The Best Western Inn–Hershey is a midrange, independently owned franchise hotel on the outskirts of Hershey, Pennsylvania. Its main clientele are the families who come for HersheyPark, the town’s chocolate-themed amusement park. Because of its confectionery setting, the Best Western is accoutred with bits of chocolate charm: candy this and cocoa that, Hershey Kisses on the pillows, the halls lined with reproductions of photos from the early days of the town, including, unaccountably, one of a local minstrel troupe. Best of all, the Best Western employs a young person to dress up in a chocolate-colored dog costume and entertain children staying at the hotel.
The summer of 1989, I was that dog—precisely, a sort of hound/beagle hybrid named Chocolate Chip. Wearing synthetic fur pajamas and a headpiece fashioned from an old football helmet, I roamed the halls of the hotel, greeting guests and giving kids high fives. My effect on children was not magical or transforming, but rather, adequate. When they saw Chocolate Chip, kids didn’t so much come alive as act politely amused: “Oh look, it’s a dog.” It is a truism that a large dog-impersonator in a hotel lobby is not nearly as exciting after a day at the amusement park.
It was my policy not to let on that there was a human inside the suit, so I rarely spoke while I was wearing it. There were times when I was tempted, such as when I wanted to correct the children who looked through my eyeholes to declare, “Daddy, there’s a girl in there!” But I held my tongue. The vow of silence made life as a dog easier. Anything that could not be communicated by paw gestures and a few shakes of my outsized head was best left to humans to answer.
Despite my best efforts to achieve a depersonalized canine mien, I did have one special admirer: a pudgy girl of about ten, traveling in the company of her grandparents, who seemed to need friends. The first day she saw Chip, she gave him/me a disturbingly long hug. When she saw me in costume the next day, she called out, like an old pal, “Chocolate Chip, I’ve been looking all over for you,” and gave me another hug. Later, she came up and confessed, “You’re my only friend, Chocolate Chip.You’re the only one that understands me.” I patted her on the shoulder and hung back, letting Chocolate Chip’s perpetual hangdog expression speak for itself. When things were slow, I would drop by the small outdoor pool—in costume—and try to talk to the foxy lifeguard, Kendra. The anonymity of the dog costume gave me courage to do this, though not surprisingly, I never got anywhere with her.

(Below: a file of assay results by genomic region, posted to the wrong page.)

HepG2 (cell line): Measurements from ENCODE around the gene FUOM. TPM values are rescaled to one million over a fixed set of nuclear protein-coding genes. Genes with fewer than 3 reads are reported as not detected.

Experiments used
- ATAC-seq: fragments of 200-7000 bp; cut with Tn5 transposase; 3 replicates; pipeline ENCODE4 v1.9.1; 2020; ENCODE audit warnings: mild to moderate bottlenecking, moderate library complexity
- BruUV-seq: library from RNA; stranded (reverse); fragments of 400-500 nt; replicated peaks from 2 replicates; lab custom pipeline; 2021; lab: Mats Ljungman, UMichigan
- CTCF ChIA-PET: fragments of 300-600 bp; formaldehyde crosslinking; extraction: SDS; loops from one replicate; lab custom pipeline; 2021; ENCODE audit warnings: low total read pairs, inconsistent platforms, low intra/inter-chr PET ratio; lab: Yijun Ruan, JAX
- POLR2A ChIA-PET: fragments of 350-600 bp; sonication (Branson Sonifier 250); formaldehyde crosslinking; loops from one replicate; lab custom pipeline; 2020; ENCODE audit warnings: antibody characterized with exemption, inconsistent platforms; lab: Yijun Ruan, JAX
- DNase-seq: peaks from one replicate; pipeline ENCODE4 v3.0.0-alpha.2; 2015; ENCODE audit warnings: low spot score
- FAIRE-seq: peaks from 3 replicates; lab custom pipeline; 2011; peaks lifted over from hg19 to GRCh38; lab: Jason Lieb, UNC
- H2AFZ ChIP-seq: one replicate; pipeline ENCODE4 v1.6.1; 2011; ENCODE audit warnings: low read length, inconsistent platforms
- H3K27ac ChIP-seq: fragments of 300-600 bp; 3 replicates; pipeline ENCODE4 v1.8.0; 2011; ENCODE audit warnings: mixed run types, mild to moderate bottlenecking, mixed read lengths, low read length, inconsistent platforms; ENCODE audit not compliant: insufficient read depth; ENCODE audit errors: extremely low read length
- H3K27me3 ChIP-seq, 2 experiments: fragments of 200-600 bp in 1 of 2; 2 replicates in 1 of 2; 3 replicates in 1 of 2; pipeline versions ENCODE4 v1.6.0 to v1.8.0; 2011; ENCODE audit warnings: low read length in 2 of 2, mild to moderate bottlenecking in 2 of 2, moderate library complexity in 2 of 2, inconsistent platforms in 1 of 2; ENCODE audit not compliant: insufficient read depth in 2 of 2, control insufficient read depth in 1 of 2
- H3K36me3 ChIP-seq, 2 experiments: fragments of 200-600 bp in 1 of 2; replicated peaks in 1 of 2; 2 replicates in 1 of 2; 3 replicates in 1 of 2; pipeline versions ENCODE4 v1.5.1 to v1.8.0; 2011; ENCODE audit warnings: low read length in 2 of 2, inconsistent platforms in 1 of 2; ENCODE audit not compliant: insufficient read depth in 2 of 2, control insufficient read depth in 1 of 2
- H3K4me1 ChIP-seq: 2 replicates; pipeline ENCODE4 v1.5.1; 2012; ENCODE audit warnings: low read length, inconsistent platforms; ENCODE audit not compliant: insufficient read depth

Mostly, I was a good dog, and far from the worst Chocolate Chip in the hotel’s employ. That would have been the hotel owner’s twelve-year-old son, who was probably given the job as some kind of punishment. He would sit lifelessly on a couch in the lobby, more like a trophy than a mascot, rousing only when summoned by his father. I once saw him startle a guest by moving. She had been sitting on the couch, next to what she probably thought was a stuffed toy, and when it raised its arm, she screamed, “Ahh! I didn’t know there was a person inside of that thing!”
A few summers later, I was back at the Best Western as a desk clerk, or Guest Service Agent, as the plastic tag pinned to my standard-issue maroon vest would have it (a getup that likely would have been as anaphrodisiac to Kendra as the dog costume). In this capacity, I checked guests into and out of the hotel’s computerized reservation system and suggested restaurants they might enjoy. I did this with enough cheer that the hotel owner raised my pay by a quarter an hour. Customer satisfaction was very important to me, as it should have been to every Best Western employee, and I pitied people, like my fellow desk clerks Dawn and Todd, or the owner’s son, who didn’t give a damn about it.